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Anger in the streets, demands for justice in hearts

By J.A. Salaam -Staff Writer- | Last updated: Apr 9, 2018 - 10:56:05 AM

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Protestors march down a street block after the funeral for police shooting victim Stephon Clark, in Sacramento, Calif., March 29. Clark, who was unarmed, was shot and killed by Sacramento police officers, March 18. (R) Jazzenna Davis far right holds poster of Stephon Clark her high school classmate.

SACRAMENTO, Calif.—The daily protests, the anger, the pain, the feelings of resolve and the chants echo through the streets of the state capitol as mostly peaceful demonstrations have morphed into confrontation with police at times, as frustration of officers seem to overflow.

But any frustration in blue is no match for the frustration and outrage over the death of 22-year-old Stephon Clark, shot unarmed in his grandparent’s backyard. Making sense out of a senseless loss of life doesn’t appeal to those who knew the young father. What they want and what they have vowed to stay in the streets for is justice.

“I knew Stephon. We graduated together; I was a cheerleader and he played football. He’s an amazing person. I’m here to say that the mayor and the governor must do better and I’m not fond of them at all,” said Jazzenna Davis, who marched with demonstrators through the city’s downtown area. “I want them to change things and that’s why we are protesting every day, we are at the DA’s office, that’s why we are at the mayor’s office and we’re trying to shut things down so that they can understand and help us just a little bit. I do think justice will be served, I pray and I’m going to be out here with my team until something happens,” she vowed.

Instead of working her job at the NBA Sacramento Kings’ Golden 1 Arena, the 29 year old is in the streets. She felt it was a conflict of interest to work at the basketball arena, which has been the target of some protests. The Sacramento Kings have committed to creating an education fund for Stephon’s children and partnering with activists.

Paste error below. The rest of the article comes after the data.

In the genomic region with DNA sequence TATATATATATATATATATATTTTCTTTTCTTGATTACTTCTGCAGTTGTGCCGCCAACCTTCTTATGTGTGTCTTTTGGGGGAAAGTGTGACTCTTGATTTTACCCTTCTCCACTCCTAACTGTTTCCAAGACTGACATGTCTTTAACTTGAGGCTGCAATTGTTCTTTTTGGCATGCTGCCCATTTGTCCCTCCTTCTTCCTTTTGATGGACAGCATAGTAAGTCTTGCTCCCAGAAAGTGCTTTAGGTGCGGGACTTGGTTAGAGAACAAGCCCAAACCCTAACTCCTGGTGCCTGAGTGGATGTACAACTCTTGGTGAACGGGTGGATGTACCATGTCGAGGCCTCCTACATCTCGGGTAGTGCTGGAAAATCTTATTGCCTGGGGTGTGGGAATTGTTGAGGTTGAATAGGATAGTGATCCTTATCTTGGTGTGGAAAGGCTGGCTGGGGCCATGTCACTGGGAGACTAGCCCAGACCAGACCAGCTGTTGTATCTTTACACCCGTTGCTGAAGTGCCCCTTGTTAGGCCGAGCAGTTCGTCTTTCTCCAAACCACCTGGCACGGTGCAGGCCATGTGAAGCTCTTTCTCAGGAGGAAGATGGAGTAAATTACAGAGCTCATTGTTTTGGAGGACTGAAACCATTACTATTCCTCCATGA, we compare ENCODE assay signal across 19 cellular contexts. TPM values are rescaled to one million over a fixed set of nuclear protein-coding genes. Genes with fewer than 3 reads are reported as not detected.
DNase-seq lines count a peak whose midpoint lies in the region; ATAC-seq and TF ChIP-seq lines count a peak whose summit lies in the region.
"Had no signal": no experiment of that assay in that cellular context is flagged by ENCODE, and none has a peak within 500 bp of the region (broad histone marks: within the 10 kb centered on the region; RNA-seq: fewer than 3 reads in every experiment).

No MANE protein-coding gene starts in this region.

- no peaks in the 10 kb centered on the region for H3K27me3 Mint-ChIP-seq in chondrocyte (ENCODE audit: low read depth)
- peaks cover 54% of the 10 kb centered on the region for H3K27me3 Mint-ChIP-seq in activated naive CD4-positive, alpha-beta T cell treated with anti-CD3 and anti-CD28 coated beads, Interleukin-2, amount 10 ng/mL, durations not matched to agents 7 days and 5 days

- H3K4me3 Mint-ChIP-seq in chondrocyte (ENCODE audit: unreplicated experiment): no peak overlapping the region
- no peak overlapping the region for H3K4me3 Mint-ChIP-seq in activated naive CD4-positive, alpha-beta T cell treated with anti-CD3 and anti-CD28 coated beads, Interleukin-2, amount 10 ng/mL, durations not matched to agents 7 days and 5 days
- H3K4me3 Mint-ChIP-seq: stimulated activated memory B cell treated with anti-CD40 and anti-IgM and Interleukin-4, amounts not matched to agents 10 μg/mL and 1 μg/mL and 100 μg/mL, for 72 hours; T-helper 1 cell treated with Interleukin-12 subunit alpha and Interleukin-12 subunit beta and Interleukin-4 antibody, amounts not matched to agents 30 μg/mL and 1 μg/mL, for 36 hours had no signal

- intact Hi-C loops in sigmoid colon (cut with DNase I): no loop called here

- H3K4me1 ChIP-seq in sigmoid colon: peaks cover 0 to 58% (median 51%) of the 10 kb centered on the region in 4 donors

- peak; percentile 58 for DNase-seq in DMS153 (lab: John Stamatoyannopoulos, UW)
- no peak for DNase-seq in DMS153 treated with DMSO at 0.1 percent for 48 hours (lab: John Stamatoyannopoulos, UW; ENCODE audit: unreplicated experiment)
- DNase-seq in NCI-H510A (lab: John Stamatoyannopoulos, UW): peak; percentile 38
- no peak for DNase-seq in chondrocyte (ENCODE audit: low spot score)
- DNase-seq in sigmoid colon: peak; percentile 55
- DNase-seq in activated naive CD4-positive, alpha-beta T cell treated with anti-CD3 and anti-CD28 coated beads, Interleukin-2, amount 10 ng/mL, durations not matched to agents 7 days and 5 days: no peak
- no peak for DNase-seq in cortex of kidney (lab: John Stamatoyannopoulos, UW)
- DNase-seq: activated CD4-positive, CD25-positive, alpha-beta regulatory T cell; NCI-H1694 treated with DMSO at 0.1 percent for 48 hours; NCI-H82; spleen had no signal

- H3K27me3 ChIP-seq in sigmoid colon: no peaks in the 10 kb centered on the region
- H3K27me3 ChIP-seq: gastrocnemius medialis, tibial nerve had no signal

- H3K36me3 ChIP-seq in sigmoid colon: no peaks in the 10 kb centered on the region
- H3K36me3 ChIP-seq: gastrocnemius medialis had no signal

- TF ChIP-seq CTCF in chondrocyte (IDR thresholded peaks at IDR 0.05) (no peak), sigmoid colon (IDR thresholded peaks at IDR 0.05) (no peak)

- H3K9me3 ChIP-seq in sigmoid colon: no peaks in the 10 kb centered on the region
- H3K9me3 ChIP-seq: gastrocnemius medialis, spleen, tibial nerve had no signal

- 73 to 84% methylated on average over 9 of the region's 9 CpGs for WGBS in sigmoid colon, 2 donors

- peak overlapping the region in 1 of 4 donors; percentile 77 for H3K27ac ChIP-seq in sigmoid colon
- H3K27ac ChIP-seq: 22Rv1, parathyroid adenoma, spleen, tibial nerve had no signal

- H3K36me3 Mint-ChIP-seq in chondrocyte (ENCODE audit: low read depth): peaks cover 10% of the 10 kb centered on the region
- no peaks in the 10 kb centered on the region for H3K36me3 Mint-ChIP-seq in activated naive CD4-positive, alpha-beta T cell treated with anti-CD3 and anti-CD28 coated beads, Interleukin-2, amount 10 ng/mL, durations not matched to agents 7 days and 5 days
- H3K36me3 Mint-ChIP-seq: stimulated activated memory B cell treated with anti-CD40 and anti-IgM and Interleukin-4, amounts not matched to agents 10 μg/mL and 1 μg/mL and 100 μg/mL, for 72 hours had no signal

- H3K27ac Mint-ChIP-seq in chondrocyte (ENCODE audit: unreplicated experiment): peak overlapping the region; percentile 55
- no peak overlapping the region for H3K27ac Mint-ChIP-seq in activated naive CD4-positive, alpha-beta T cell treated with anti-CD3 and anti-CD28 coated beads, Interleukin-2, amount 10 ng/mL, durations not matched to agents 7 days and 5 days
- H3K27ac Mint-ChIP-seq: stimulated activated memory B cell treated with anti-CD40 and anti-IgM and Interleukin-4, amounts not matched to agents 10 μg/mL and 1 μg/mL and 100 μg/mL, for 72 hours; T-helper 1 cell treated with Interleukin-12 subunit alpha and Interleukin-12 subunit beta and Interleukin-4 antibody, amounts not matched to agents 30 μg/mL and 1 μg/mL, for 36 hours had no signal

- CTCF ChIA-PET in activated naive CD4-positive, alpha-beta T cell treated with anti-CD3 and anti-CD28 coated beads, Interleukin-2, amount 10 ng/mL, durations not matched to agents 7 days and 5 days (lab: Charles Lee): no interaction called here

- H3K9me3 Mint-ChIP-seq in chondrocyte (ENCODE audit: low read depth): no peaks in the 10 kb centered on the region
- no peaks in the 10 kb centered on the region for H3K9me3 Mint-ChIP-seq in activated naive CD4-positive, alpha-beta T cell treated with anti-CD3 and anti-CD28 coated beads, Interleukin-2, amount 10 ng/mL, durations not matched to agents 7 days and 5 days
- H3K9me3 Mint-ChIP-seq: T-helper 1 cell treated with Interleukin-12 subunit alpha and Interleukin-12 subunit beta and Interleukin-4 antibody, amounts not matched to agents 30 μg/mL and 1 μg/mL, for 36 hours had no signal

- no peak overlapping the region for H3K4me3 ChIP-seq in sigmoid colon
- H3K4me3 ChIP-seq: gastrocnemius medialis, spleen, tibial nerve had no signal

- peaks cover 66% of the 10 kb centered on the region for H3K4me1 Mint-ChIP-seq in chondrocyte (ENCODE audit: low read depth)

The family’s independent autopsy reported that Stephon was shot eight times mostly in the back. That news infuriated protestors, who shut down major city streets and intersections.

“Even in our home is it safe?” asked Asa Simien of the Build. Black. Coalition.

Sacramento police released bodycam footage and helicopter footage showing the scene where two officers fatally shot 22-year-old Stephon Clark on March 18.
“Because the police are getting bolder and bolder. Can’t even go anywhere now, whenever you see cops now you don’t think, protect or safe. You think he’s going to do something or start something. You don’t think of them as protectors,” she said. The Build. Black. Coalition is a  group of Sacramento community leaders organized in the wake of Stephon’s shooting.

“I feel that people can protest but nothing changes, the cycle just keeps  repeating itself. But the best thing to do is to affect them financially, then they will have to change. And don’t keep having the same politicians in office when you can vote them out and then they will change,” she argued.

A peaceful March 31 vigil got heated as demonstrators surrounded two sheriff’s SUVs, while blocking traffic in south Sacramento.  An officer in a second vehicle ordered angry protestors to step away from the SUVs. After several warnings, the officer drove into the crowd March 30, hitting a woman crossing the street. Water bottles were thrown as protestors screamed and cursed the fleeing police vehicle. There was panic as the elderly woman lay in the street, moaning in pain. “Give her some air, step back,” shouted several people. The woman was identified as Wanda Cleveland, an activist in Sacramento. She was taken to a local hospital and, according to reports, was released the next day with bruises to her arm and back of her head.

“I caught it on video. I just knew something was about to happen. I’ve been out here many times and can tell when [police] get frustrated. This is what they do, and they don’t care at this point,” said legal observer and attorney Guy Danilowitz.

Stephon was shot and killed March 18 after two Sacramento police officers responded to reports of alleged car vandalism in the neighborhood. Over 20 shots were fired at Stephon, who was unarmed. The two officers, one Black and the other one White, said they thought Stephon had a gun in his hand. Only a cell phone was found at the scene.

Funeral services were held at the Boss Church in Bayside Sacramento. Several hundred friends and supporters attended the memorial. Rev. Al Sharpton delivered the eulogy as Stephon’s grieving brother Ste’Vonte Clark stood next to him, hugging the civil rights leader.

When a family member carried Aiden, Stephon’s eldest son, into the church sanctuary, the little boy called out, “Daddy, daddy.” He held an Incredible Hulk action figure in his small hand. Sacramento Kings former player Matt K. Barnes attended the service and afterwards the Muslim prayer service was performed for the young Muslim outside the church. “About three years ago he converted to Islam and his father in law helped him through that journey. I was told by the family that he fasted and tried to the best of his ability to follow the deen of Islam,” said Basim Bulkrra. 

Terrence Muhammad of the Nation of Islam study group in Sacramento was asked to be one of the pall bearers for Stephon’s casket. “We’ve been working closely with a member of the family, Rahseed Sadiq, and staying plugged into what’s going on regarding the family,” said Mr. Muhammad. “We’ve also been meeting with community organizations to establish a better relationship, so we can begin to work together to help solve the problem that’s plaguing our community, Black men are being shot down, and, we have to do something about it.”